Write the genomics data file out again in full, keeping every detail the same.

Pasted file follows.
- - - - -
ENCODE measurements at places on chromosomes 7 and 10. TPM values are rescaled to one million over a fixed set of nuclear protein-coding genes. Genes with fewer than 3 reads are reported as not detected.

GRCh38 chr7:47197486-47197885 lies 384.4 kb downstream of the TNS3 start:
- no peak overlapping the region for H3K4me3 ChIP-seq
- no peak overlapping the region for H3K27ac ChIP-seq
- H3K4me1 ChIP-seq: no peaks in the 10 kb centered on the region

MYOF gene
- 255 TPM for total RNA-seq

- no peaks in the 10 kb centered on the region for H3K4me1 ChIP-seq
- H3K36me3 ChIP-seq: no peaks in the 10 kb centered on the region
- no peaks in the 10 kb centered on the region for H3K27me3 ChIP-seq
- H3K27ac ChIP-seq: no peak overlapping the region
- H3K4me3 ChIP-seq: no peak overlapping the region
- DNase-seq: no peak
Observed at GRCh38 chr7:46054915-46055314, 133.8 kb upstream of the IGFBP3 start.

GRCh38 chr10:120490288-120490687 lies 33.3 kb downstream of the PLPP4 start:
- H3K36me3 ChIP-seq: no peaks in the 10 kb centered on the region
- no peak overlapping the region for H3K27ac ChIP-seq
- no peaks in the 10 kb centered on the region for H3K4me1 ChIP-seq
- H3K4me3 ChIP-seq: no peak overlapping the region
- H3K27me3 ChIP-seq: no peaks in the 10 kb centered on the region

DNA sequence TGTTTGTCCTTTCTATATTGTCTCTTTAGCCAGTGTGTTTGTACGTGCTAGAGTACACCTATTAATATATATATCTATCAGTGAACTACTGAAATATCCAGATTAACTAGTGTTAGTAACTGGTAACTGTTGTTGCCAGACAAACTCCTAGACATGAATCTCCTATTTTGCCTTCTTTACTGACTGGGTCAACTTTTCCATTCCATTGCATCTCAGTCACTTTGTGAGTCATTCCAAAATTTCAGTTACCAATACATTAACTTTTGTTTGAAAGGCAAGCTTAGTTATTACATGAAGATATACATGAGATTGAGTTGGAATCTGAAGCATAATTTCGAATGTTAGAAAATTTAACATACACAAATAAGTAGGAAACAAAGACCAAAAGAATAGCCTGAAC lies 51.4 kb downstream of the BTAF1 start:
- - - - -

ENCODE measurements at places on chromosomes 7 and 10. TPM values are rescaled to one million over a fixed set of nuclear protein-coding genes. Genes with fewer than 3 reads are reported as not detected.

GRCh38 chr7:47197486-47197885 lies 384.4 kb downstream of the TNS3 start:
- no peak overlapping the region for H3K4me3 ChIP-seq
- no peak overlapping the region for H3K27ac ChIP-seq
- H3K4me1 ChIP-seq: no peaks in the 10 kb centered on the region

MYOF gene
- 255 TPM for total RNA-seq

- no peaks in the 10 kb centered on the region for H3K4me1 ChIP-seq
- H3K36me3 ChIP-seq: no peaks in the 10 kb centered on the region
- no peaks in the 10 kb centered on the region for H3K27me3 ChIP-seq
- H3K27ac ChIP-seq: no peak overlapping the region
- H3K4me3 ChIP-seq: no peak overlapping the region
- DNase-seq: no peak
Observed at GRCh38 chr7:46054915-46055314, 133.8 kb upstream of the IGFBP3 start.

GRCh38 chr10:120490288-120490687 lies 33.3 kb downstream of the PLPP4 start:
- H3K36me3 ChIP-seq: no peaks in the 10 kb centered on the region
- no peak overlapping the region for H3K27ac ChIP-seq
- no peaks in the 10 kb centered on the region for H3K4me1 ChIP-seq
- H3K4me3 ChIP-seq: no peak overlapping the region
- H3K27me3 ChIP-seq: no peaks in the 10 kb centered on the region

DNA sequence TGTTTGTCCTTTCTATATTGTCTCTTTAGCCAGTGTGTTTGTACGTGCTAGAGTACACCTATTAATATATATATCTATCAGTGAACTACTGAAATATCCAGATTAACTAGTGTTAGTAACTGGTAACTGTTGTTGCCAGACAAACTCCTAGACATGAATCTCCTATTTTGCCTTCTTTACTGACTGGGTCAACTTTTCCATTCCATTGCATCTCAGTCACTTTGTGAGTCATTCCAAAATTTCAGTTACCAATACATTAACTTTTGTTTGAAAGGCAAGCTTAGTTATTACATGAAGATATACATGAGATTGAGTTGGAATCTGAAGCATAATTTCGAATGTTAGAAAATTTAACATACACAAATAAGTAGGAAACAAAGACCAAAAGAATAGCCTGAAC lies 51.4 kb downstream of the BTAF1 start: